And Melbourne was always going to be his venue of choice. When Victory snapped up Besart Berisha and signed Mark Milligan as its Australian marquee player, City was always the more likely option for Kennedy.
“I was definitely committed to coming to Melbourne. If I had told my wife I was going to go somewhere else it would have been the same as staying in Japan or playing overseas.”
It’s been a peripatetic career, spent mainly in Germany with various Bundesliga clubs before he moved to Japan before the 2010 World Cup.
And it is the latter country where, he says, he improved more as a player and enjoyed his career the most.
“Definitely in Japan. I was at the one team for 5½ years and that probably made it the most enjoyable,” he said. “Germany, if I played well I moved on, if I didn’t play well I moved on as well.
“Those things were a bit up and down … I had my apprenticeship there in the first couple of years to learn life, the language, football as a young kid.
I had ups and downs there, some great experiences. Plenty of good and bad things. Japan took off from day one. I never really looked back.
“I think in Japan I improved a lot in the first 12 months to two years being there, technically, with the ball at my feet. I think that opened another aspect of my game.”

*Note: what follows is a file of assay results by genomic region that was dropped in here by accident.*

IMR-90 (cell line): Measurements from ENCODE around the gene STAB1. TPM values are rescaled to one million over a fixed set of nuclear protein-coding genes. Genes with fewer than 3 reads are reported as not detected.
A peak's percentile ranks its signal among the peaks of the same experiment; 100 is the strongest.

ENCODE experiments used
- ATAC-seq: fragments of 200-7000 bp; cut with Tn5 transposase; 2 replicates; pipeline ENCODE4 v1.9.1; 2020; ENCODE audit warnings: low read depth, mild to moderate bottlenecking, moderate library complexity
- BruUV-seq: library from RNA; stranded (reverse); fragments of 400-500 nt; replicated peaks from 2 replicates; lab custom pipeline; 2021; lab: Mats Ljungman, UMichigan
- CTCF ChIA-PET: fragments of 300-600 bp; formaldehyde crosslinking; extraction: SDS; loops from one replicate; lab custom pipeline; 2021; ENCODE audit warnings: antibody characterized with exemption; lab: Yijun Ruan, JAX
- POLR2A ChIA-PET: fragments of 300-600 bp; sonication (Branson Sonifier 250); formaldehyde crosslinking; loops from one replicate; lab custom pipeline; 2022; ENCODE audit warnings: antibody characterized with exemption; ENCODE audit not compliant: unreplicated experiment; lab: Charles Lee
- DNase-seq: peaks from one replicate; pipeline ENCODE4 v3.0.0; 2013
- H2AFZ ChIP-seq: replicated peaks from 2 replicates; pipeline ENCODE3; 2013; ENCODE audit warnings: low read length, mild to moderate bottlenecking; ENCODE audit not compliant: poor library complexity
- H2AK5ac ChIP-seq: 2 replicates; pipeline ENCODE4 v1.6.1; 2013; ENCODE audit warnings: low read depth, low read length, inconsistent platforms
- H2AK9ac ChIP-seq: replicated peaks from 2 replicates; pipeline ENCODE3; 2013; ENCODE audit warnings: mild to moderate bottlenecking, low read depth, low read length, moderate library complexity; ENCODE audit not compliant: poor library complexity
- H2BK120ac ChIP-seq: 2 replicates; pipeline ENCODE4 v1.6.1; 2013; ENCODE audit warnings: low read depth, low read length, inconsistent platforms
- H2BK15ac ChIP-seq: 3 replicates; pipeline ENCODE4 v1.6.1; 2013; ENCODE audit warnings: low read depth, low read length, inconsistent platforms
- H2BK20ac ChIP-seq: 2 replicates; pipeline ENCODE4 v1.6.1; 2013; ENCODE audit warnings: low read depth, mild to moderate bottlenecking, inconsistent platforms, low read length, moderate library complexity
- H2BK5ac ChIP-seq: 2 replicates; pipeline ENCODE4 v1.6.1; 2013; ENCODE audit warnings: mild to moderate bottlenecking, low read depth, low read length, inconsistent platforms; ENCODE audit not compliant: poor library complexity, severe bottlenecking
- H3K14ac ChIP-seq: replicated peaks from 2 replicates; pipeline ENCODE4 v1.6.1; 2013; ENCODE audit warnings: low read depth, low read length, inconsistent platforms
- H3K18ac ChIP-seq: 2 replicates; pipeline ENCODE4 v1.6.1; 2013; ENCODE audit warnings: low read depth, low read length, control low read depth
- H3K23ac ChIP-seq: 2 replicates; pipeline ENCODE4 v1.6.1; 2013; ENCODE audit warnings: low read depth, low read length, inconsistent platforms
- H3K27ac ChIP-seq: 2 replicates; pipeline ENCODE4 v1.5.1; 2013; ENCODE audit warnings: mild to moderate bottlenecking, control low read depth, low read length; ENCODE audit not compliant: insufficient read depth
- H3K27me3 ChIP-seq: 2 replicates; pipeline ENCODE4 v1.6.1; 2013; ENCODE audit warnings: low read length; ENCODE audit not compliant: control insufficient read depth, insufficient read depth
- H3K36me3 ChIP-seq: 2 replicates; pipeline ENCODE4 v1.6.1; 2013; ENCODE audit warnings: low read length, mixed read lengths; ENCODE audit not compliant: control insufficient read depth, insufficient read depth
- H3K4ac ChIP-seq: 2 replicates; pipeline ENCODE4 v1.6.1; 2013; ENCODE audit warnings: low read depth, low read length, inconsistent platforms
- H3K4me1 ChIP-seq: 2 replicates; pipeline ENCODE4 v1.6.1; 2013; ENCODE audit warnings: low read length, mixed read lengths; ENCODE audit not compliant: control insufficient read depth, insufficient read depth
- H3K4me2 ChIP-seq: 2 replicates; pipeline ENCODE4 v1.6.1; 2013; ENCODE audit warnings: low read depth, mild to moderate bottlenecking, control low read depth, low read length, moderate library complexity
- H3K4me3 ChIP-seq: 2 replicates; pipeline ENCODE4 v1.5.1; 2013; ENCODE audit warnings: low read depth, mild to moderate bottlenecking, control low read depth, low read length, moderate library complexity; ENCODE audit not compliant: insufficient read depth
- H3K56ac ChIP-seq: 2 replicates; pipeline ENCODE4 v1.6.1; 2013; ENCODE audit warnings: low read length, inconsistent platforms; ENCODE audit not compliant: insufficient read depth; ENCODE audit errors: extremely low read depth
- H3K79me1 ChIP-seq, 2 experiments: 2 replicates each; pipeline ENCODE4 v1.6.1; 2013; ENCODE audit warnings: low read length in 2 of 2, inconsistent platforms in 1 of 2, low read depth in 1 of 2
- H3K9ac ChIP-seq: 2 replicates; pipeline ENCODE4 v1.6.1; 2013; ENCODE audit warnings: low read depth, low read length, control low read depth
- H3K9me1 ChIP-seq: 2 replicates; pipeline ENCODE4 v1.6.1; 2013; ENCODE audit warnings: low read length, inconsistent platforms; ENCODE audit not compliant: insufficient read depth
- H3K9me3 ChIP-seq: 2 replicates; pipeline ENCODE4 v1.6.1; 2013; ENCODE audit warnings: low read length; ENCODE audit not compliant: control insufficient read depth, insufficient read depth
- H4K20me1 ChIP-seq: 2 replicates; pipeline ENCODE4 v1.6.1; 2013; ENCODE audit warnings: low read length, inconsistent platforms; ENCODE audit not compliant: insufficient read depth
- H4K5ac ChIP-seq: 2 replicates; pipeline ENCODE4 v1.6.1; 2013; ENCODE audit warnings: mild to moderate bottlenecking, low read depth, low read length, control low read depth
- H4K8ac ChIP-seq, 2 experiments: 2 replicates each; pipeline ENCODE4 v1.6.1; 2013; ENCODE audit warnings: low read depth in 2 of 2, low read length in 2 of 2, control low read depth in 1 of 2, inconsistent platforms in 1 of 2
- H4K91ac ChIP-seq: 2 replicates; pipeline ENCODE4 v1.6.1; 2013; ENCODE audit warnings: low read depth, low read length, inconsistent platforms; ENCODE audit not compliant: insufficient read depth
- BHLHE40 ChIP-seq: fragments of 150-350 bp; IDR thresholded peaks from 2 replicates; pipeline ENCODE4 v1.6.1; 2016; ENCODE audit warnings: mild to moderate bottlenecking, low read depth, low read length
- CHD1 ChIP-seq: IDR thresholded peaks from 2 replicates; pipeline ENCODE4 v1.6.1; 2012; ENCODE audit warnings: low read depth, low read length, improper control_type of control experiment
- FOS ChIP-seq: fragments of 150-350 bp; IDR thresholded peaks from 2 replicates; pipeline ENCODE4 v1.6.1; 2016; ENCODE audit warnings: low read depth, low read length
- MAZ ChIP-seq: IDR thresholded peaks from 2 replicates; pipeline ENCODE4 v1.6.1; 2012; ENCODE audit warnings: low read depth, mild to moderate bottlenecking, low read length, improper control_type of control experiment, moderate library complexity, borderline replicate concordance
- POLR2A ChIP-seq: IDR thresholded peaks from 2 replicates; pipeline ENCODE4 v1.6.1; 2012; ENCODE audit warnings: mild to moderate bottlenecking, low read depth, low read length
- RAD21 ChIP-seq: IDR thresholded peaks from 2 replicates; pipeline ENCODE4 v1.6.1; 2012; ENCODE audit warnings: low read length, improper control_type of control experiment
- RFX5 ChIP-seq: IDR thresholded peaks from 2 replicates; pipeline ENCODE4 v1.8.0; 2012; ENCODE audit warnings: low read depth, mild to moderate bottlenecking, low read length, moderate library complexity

Despite his height, he doesn’t expect City boss John van ‘t Schip to use him as a traditional target man.
“I don’t think City is a team that wants to hit long balls and wants to flick things on. They try to play football, and I hopefully can be at the top of that attack and play my part in developing things.
“The boys are not just a team to whack it and hope for something, that’s not the way I want to play. It’s more enjoyable if we try to play some decent football, and that’s what the coach wants to do.”
Most of the City players will be strangers, although he is mates with two of them – diminutive midfielder Massimo Murdocca, with whom he played in the Carlton youth team all those years ago, and skipper Paddy Kisnorbo, who lined up alongside him in several Socceroo games.
He will come in mid-season, and warns that fans should not expect him to solve City’s problems at a stroke.
“People need to be realistic. One person isn’t going to come in and change things, but once Robbie Koren comes back as well, and he gets fit and I can slot in, hopefully we can bring in a bit more stability to the team.
“Hopefully the longer the season goes we can improve and gell a bit better. It will take the whole team to work hard and grind out some results.”
While the Asian Cup will come too soon, Kennedy still believes he can do a job for the national team in the next phase of World Cup qualifying if required.
“I would never say no to the Socceroos. It’s a matter of if the body is right, I can physically take it and I am playing well enough to merit selection.
“I would definitely never say no. It’s one thing that’s inbuilt into me. It’s not a switch you turn off and say it doesn’t interest me any more.”
Source : The Canberra Times